With Ukraine now a new segment in the ring around Russia, USA-NATO built up its strength there, first with “non-lethal” arms and trainers, letting allies like Lithuania pass on bigger stuff. Then came a series of military maneuvers. Defender-Europe 20 was hindered by Covid-19 but, in 2021, Sea Breeze was conducted in the Sea of Azov and the Black Sea with more than 30 warships and 40 planes from 32 countries not far from the Russians’ southern naval base of Sevastopol.
Then it was Operation Cossack Mace, this time to “improve compatibility between British and Ukrainian military formations, strengthen mutual relations, joint planning and perform battalion and tactical operations.” Two British-built naval bases were planned near the short Russian coast.
In September 2021 it was Rapid Trident 21. -“To increase combat readiness, defense capabilities and interoperability, the exercise features joint jumps of Ukrainian and U.S. paratroopers and, for the first time, service members will conduct battalion tactical exercises of a multinational battalion with combat shooting in a single combat order … The purpose is to prepare for joint actions as part of a multinational force during coalition operations.” Joining the USA and Ukraine were Bulgaria, Canada, Georgia, Germany, Italy, Jordan, Lithuania, Moldova, Pakistan, Poland, Romania, Turkey and the UK.
Such activities were allegedly for peace, defending Ukraine against “authoritarianism.” But Russia viewed the threat of cutting it off in the Baltic and Black Sea, plus 700 or 800 big or small USA bases on six continents, in a very different way. Washington was a safe 7800 miles away; St. Petersburg and Moscow were under the noses of those missile launchers, warplanes and warships, and the USA alone had a 13-1 preponderance over Russia in military spending. Bipartisan American politicians were outdoing themselves in reviling Russia, nor could the Maidan events with Victoria Nuland be forgotten.
As for Putin, like him or hate him, it is hardly surprising that he was alarmed, perhaps even for personal reasons in view of the fates of other leaders disliked by Washington: Allende, dead in his bombed residence, Lumumba, tortured and murdered, Saddam Hussein, hanged, Muammar Gaddafi, fatally sodomized, the Afghani Najibullah, castrated and stringed up, Usama Bin Ladin, shot in his rooms and dumped into the ocean, Slobodan Milošević, mysteriously dying in a prison cell. (Fidel Castro was luckier, surviving over a hundred bungled CIA assassination attempts.)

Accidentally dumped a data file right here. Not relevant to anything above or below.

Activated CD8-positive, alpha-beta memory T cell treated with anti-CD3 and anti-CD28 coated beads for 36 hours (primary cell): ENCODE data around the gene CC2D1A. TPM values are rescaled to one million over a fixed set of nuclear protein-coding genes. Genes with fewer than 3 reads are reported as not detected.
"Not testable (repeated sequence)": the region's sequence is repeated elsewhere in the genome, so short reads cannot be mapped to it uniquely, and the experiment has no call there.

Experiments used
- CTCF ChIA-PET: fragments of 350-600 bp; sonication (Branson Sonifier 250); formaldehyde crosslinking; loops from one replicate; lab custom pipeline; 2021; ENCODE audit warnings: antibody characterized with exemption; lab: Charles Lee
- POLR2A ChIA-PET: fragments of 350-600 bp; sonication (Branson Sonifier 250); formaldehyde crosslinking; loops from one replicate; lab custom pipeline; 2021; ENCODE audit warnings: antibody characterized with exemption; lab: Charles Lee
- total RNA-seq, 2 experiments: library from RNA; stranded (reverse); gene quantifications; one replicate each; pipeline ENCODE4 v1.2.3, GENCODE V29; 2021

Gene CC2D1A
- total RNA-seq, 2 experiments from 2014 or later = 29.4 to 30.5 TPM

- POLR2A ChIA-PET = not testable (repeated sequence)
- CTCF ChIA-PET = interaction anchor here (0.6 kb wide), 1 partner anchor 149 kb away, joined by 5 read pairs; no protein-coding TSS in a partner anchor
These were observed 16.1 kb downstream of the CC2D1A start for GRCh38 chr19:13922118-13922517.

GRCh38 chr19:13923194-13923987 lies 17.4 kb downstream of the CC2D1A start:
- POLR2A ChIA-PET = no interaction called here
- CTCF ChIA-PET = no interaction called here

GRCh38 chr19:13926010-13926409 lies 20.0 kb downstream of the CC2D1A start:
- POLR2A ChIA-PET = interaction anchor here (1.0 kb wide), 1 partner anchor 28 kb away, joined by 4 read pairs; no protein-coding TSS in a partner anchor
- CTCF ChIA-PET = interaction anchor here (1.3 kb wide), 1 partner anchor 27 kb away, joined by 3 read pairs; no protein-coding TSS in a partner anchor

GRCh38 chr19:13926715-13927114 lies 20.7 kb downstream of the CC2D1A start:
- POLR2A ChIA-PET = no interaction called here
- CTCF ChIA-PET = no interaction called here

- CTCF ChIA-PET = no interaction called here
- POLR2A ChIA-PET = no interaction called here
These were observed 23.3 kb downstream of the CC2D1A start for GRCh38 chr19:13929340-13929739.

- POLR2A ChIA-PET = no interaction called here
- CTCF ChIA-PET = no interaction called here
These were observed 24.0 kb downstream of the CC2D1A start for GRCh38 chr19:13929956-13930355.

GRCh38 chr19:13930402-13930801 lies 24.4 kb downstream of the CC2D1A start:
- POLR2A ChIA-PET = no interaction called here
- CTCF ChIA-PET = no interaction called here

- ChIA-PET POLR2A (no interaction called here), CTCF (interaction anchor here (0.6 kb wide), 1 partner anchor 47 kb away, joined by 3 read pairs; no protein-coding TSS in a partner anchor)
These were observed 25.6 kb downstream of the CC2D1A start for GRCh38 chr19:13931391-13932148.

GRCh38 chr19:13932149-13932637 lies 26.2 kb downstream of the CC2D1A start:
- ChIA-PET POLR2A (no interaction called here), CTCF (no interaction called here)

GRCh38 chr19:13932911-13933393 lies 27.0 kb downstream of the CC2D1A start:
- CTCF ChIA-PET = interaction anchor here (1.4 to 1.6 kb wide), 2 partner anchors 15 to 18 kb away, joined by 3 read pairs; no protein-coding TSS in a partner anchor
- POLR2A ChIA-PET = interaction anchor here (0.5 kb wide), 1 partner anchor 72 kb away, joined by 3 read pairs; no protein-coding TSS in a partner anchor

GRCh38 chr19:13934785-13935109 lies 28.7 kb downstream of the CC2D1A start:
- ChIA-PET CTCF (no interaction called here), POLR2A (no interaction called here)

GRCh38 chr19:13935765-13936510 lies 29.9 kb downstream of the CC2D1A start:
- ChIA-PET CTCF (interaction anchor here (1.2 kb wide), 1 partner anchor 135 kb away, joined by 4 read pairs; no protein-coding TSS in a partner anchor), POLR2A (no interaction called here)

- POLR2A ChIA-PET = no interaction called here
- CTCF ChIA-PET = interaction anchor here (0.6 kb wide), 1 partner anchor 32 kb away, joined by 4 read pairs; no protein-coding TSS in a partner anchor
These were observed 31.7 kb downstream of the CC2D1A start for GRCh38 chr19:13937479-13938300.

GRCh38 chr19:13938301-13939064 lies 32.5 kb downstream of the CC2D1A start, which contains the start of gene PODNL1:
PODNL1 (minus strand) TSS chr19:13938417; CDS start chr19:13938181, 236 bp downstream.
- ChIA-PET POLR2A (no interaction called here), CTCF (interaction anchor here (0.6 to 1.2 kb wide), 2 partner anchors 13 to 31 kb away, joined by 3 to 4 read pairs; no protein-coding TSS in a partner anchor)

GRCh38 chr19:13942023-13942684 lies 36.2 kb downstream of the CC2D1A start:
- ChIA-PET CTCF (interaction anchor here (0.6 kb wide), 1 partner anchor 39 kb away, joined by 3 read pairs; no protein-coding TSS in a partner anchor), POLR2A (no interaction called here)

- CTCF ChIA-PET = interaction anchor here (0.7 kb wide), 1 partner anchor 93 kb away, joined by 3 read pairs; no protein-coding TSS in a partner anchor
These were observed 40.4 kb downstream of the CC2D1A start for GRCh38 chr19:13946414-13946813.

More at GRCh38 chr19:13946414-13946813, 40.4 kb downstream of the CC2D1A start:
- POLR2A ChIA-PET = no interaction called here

In a 14-page historical summary, Putin wrote,
“We respect the Ukrainian language and traditions. We respect Ukrainians’ desire to see their country free, safe and prosperous.” … “Russia is open to dialogue with Ukraine and ready to discuss the most complex issues. But it is important for us to understand that our Ukrainian partner defend its national interests not by serving someone else’s, that it not be a tool in someone else’s hands to fight against us.”
That was in July 2021. How sincere were such words? What did they mean in February 2022? Daring to ignore the “Gessler hat,” I think basic Russian policy must be seen not as expansionist but as defensive. In 2015 Russia agreed to the Minsk II agreement to avoid further warfare in Donbas and resolve the conflict with negotiations and compromises. Kyiv ignored, indeed undermined Minsk II; Germany and France, its co-sponsors, abandoned it. Foreign Minister Lavrov made proposals to discuss a neutral Ukraine. At first Zelensky seemed interested—until pressure from Washington and London to “stay tough” prevailed; Lavrov’s further requests to negotiate differences, above all to remove NATO troops and maneuvers from Russian borders, were rejected in December 2021 by Secretary of State Blinken, as “very obvious nonstarters”. Was that rejection Putin’s “red line”? Who knows? I only wish they had been “starters” instead—for the White House and Pentagon. That could have saved the Ukrainians immense suffering and exile—although it might have meant fewer billions for Northrup-Grumman or Raytheon.
And on February 24? Did Putin perhaps march into an elaborate trap—as Russia had once done in Afghanistan? Did he consider a big impending Ukrainian offensive against the Donbas republics and their Russian-speaking population, where 14,000 had died in ten years of battle, as an immediate danger to Russia? Did the many U.S.-Ukrainian biological laboratories—admitted by Victoria Nuland in a U.S. Senate committee hearing—seem an immediate threat? I cannot know.